The Passion of Artemisia
Susan Vreeland, 2002
Penguin Group USA
Set against the lush tapestry of Renaissance Rome, this is a mesmerizing tale of love, art, and most notably, the love of art. After Artemisia Gentileschi, a promising young painter, is raped by her instructor, a papal court orders her torture and her father betrays her. Shamed but not vanquished, she asks her harsh parent to arrange her marriage to another painter and, thus vindicated in the eyes of society and the church, she begins a new life. But not a happy one.
Artemisia's visceral passion to create art—specifically, to depict on canvas the kind of strong heroine she herself has become—threatens to overwhelm her roles as wife and daughter. Her struggle to reconcile her conflicting passions lies at the heart of Artemisia's story, ingeniously crafted by Susan Vreeland, whose gift of language is matched by her uncanny ability to evoke a distant time and place.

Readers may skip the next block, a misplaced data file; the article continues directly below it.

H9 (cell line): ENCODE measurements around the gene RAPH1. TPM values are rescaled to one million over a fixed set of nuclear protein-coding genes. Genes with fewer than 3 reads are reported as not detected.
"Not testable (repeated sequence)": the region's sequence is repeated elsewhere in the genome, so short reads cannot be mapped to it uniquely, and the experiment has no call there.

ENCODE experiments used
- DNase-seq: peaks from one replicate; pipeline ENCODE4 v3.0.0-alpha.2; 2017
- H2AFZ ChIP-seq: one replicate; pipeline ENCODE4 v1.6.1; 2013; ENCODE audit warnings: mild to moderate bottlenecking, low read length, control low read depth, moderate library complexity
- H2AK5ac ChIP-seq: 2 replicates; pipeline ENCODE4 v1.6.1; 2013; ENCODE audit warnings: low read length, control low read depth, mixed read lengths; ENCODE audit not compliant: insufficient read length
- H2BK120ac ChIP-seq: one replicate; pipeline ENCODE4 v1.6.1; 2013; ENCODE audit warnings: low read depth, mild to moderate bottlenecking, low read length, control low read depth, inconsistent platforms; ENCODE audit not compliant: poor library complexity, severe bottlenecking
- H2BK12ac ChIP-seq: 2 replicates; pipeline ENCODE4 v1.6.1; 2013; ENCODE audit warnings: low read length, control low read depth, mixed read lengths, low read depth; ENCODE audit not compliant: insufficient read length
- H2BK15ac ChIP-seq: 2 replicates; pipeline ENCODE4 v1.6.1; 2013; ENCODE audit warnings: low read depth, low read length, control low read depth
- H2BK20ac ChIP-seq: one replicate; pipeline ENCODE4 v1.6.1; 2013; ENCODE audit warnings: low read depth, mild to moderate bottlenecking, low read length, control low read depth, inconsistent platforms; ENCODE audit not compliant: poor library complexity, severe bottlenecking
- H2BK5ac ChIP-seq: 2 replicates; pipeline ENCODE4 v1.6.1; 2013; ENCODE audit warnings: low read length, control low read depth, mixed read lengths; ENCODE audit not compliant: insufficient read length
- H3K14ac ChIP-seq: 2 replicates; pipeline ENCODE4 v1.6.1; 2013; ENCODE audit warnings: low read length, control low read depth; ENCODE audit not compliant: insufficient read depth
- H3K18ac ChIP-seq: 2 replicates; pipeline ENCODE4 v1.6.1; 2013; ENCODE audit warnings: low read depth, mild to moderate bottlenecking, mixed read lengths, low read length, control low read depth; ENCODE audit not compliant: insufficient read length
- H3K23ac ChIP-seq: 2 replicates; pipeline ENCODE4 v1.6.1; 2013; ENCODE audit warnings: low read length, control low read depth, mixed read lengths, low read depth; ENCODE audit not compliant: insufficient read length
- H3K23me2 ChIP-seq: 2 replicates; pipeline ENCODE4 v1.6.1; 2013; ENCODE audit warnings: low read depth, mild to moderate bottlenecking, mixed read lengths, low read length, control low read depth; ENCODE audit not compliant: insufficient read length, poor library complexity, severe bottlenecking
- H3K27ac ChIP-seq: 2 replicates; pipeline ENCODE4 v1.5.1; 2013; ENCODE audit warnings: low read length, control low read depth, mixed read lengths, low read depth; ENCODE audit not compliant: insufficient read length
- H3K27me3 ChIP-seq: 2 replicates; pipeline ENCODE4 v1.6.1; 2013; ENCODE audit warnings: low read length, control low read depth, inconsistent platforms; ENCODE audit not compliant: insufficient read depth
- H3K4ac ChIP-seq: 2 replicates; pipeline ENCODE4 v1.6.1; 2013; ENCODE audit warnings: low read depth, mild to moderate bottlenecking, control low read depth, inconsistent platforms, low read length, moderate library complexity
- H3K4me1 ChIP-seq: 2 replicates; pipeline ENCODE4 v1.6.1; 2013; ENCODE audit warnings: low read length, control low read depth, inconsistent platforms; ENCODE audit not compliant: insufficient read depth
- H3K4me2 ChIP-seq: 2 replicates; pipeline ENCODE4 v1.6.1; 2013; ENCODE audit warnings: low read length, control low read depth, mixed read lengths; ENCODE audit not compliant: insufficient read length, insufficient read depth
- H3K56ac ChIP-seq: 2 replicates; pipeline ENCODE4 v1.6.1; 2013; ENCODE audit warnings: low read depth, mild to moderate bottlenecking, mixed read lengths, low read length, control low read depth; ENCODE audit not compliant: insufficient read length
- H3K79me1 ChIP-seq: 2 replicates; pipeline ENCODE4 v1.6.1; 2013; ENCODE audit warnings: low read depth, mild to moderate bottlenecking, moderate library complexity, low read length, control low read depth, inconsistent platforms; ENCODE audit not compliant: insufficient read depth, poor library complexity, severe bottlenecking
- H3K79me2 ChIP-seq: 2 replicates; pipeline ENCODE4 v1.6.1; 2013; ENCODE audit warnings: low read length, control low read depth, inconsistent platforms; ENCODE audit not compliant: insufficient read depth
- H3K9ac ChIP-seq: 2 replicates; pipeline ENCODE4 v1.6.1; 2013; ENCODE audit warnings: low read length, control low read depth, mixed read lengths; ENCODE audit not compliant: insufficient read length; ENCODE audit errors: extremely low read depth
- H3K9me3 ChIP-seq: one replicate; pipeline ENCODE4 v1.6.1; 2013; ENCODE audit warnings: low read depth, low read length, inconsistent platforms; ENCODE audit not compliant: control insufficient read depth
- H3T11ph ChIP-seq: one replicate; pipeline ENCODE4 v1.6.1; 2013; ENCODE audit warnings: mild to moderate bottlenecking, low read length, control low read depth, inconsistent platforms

Vreeland's previous novel, the best-selling Girl in Hyacinth Blue, dazzled the critics and was voted a Book Sense Book of the Year finalist. Once again bringing the visual arts to vivid life, The Passion of Artemisia is a glowing, subtly delineated portrait of a remarkable woman—the first to make a significant contribution to art history. (From the publisher.)
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